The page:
This year, my neighborhood is my classroom and my neighbors my professors. For this whole year, I get the opportunity to be a student of the West End, learning from real people about their real lives and real stories. VVC offers me the chance to have a much more intimate, personal, and real-life encounter with my neighbors here in the West End and build relationships with these people, the vast majority of whom experience poverty and other forms of oppression. Walking around the neighborhood and to and from work every day, I cannot ignore or escape seeing the realities of people suffering in poverty and discrimination. And when I get home, I am not isolated and distant from my neighbors but I remain connected to them, because I have chosen to live counter-culturally and live in solidarity with my neighbors. I have chosen this year to live not just according to what I want and what makes me comfortable, but to live intentionally more in accordance with what my neighbors and I both need.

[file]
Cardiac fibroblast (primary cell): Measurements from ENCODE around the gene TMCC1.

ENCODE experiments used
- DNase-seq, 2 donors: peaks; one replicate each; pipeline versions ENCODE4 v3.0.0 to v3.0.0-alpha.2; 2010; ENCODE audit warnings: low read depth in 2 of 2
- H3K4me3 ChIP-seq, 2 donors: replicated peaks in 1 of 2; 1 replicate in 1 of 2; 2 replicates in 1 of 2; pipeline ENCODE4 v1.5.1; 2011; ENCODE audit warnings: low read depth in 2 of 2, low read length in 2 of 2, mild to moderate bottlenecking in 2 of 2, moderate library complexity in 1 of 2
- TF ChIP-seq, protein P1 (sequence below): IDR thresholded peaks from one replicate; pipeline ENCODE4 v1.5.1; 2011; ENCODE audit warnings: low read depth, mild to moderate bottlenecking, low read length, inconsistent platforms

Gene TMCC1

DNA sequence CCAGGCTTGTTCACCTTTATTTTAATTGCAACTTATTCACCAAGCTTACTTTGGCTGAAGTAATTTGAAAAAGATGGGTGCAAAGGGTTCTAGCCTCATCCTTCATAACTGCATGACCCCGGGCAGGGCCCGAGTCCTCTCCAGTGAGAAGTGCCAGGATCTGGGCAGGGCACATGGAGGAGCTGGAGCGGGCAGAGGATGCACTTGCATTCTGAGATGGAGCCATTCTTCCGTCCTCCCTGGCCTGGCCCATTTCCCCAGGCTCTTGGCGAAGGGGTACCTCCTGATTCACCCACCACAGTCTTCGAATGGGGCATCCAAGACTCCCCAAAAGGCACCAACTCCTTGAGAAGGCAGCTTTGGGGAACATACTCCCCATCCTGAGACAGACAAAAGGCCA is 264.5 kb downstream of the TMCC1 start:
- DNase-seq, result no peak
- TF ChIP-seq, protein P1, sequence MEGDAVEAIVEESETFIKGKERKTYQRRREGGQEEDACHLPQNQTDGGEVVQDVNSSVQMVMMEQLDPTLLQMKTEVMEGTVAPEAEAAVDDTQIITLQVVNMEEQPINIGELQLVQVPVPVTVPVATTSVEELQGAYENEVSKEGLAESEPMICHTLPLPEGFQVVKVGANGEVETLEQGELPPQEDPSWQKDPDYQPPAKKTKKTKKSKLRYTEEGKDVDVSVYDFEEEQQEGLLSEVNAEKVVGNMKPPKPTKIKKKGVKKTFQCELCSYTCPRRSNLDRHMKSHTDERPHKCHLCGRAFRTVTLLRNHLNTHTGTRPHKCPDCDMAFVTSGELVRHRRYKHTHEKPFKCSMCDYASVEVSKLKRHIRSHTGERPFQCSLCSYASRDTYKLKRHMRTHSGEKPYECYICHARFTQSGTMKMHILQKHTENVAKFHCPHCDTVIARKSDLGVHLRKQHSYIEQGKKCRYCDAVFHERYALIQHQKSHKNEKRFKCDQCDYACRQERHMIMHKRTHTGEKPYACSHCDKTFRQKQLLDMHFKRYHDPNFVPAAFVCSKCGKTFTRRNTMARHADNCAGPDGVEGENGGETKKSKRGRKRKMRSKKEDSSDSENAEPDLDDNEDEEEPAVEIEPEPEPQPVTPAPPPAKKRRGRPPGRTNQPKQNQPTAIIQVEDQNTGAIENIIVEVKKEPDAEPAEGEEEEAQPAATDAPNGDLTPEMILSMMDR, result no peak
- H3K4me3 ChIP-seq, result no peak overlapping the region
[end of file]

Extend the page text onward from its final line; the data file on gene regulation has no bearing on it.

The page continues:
And there is SO MUCH to learn from the West End community. There is a great deal of important history and social justice issues to learn about just as they affect this small neighborhood. And there is even more to learn from becoming an intentional and active part of the West End, which VVC has given me the opportunity to do. By going to the same gym, attending the same community events, and walking the same streets as my neighbors, I receive a more in-depth, complex, and intimate relationship with my fellow West End residents. I can more clearly and personally see the dignity, potential, and gifts of my neighbors and the ability of communities to heal themselves. I can also see more clearly how big picture changes to the neighborhood, funding allocations, and city plans affect my neighbors, because they affect me, too. Through these experiences, I learn more and more every day that, regardless of whether or not someone is experiencing poverty or another form of oppression, I am completely and utterly equal to my neighbor. We do not always have the same life experiences, but we are surely equal in our value and dignity, because we live next door to one another.